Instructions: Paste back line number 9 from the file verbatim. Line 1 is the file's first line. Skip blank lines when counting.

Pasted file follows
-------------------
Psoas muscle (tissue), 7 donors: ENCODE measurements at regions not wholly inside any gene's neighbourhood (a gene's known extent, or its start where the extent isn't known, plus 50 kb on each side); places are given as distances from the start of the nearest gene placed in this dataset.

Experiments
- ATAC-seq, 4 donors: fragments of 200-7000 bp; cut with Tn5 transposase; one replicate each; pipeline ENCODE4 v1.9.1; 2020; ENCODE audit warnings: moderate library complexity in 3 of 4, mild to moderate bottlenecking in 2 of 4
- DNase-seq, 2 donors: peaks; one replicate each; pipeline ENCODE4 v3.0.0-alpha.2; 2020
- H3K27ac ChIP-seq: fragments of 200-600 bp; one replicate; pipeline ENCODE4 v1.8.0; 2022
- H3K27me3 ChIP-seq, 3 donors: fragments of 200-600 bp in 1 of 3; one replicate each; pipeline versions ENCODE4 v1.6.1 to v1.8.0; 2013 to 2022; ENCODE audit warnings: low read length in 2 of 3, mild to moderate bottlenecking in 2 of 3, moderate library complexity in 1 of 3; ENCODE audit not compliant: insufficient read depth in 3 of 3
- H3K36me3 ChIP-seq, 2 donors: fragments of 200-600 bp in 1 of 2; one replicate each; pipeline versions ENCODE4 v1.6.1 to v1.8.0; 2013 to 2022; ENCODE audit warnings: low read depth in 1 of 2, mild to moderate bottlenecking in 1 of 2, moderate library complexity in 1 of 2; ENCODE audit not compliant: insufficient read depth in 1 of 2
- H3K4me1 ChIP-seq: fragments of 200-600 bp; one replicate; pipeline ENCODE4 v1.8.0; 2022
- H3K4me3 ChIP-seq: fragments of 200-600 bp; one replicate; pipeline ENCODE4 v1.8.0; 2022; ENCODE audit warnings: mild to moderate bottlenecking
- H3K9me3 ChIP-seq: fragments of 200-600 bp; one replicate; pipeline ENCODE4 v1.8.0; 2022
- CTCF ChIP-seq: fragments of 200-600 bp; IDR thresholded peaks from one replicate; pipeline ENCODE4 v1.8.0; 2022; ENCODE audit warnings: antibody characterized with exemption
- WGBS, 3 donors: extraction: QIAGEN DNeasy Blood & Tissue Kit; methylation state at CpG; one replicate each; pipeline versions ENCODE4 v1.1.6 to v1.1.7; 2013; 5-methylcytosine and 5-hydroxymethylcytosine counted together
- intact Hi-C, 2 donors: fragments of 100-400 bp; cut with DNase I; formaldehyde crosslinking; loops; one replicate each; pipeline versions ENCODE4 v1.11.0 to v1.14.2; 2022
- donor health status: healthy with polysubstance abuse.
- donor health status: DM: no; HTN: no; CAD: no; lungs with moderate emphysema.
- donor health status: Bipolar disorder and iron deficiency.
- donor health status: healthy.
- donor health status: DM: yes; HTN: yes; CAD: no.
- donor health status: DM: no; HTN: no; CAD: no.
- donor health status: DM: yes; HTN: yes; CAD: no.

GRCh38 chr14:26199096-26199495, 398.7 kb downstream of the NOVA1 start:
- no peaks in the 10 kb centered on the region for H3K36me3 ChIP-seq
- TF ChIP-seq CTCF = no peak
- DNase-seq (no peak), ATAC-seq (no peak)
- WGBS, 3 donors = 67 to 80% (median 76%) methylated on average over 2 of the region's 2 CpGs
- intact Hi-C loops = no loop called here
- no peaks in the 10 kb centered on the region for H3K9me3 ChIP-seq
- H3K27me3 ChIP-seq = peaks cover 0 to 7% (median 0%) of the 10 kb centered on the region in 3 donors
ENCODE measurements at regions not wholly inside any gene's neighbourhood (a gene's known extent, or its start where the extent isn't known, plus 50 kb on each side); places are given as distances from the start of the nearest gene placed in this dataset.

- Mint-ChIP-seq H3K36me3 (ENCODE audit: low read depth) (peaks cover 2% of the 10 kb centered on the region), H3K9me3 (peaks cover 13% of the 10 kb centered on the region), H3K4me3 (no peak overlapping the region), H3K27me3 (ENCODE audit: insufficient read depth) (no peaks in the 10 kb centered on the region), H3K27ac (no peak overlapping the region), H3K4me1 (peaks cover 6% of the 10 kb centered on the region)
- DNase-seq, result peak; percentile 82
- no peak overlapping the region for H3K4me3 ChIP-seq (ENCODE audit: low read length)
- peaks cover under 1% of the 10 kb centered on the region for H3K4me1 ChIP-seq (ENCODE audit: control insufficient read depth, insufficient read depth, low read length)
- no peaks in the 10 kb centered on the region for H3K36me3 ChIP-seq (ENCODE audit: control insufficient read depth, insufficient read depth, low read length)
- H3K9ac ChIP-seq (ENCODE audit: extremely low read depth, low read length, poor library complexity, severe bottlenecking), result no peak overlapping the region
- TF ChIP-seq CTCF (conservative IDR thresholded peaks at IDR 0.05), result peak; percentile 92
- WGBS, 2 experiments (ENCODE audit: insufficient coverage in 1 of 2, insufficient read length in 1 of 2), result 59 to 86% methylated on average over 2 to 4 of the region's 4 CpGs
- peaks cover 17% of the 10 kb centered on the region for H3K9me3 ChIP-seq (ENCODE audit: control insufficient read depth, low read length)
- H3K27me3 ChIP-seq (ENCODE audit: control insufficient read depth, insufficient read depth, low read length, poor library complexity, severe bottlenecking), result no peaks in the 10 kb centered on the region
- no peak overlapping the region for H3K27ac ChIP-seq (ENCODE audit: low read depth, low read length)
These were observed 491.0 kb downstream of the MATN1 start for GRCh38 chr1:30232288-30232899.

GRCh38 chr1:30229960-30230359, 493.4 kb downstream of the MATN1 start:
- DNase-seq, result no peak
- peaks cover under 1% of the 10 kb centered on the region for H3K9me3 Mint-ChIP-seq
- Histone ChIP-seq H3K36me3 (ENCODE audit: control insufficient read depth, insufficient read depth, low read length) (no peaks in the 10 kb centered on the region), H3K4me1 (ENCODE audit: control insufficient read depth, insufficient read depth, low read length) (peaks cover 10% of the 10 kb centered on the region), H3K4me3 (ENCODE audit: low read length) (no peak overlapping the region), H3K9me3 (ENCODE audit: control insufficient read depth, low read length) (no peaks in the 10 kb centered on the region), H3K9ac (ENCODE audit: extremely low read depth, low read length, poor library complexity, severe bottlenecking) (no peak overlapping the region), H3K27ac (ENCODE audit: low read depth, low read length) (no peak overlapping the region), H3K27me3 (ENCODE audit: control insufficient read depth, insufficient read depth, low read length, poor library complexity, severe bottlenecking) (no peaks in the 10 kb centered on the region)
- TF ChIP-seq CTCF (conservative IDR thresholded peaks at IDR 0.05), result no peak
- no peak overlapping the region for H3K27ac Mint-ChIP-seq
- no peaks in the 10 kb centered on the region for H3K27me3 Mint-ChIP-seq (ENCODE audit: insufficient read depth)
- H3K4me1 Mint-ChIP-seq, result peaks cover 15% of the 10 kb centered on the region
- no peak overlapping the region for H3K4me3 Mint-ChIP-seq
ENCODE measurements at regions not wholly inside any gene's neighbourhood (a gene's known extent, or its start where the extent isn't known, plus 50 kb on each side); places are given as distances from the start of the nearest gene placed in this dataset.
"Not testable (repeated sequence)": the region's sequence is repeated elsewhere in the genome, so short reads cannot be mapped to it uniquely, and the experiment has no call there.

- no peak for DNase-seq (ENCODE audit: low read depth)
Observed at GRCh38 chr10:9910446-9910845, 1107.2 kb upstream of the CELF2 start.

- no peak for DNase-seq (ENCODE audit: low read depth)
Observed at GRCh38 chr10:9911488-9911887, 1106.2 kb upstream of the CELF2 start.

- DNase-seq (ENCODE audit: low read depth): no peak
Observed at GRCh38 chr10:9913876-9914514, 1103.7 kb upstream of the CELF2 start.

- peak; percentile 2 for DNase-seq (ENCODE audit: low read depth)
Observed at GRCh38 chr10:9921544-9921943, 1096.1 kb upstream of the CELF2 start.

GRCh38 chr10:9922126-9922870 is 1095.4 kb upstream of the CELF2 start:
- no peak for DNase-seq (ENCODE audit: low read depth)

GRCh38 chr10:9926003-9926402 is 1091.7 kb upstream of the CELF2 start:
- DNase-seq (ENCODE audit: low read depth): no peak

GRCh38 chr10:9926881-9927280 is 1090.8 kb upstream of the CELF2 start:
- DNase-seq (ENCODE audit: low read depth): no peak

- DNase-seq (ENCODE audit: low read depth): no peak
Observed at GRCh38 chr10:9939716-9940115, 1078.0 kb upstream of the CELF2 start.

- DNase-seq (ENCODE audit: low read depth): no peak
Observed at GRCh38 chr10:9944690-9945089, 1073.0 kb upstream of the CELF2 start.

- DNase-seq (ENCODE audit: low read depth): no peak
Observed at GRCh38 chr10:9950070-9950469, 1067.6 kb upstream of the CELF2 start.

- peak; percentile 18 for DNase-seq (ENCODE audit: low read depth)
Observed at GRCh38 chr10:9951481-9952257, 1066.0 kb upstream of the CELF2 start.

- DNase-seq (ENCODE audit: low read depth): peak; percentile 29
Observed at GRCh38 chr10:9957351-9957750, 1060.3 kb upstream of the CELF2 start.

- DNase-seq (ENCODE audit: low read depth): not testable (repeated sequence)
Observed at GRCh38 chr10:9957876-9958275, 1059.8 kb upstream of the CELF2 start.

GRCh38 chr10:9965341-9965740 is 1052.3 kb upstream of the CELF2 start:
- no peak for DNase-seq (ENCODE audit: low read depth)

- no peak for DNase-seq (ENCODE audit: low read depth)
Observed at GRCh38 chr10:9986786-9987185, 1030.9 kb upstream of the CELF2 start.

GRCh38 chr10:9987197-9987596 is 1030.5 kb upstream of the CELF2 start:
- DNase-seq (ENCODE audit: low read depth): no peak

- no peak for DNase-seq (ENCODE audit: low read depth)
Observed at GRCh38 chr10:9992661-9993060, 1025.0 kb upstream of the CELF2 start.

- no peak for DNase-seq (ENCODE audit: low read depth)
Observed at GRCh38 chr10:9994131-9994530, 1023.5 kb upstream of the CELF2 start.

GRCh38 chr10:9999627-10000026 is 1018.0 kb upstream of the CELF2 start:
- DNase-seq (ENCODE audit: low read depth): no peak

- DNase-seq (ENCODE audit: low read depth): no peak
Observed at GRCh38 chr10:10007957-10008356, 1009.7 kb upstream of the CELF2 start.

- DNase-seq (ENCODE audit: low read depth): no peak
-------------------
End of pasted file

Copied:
- H3K4me3 ChIP-seq: fragments of 200-600 bp; one replicate; pipeline ENCODE4 v1.8.0; 2022; ENCODE audit warnings: mild to moderate bottlenecking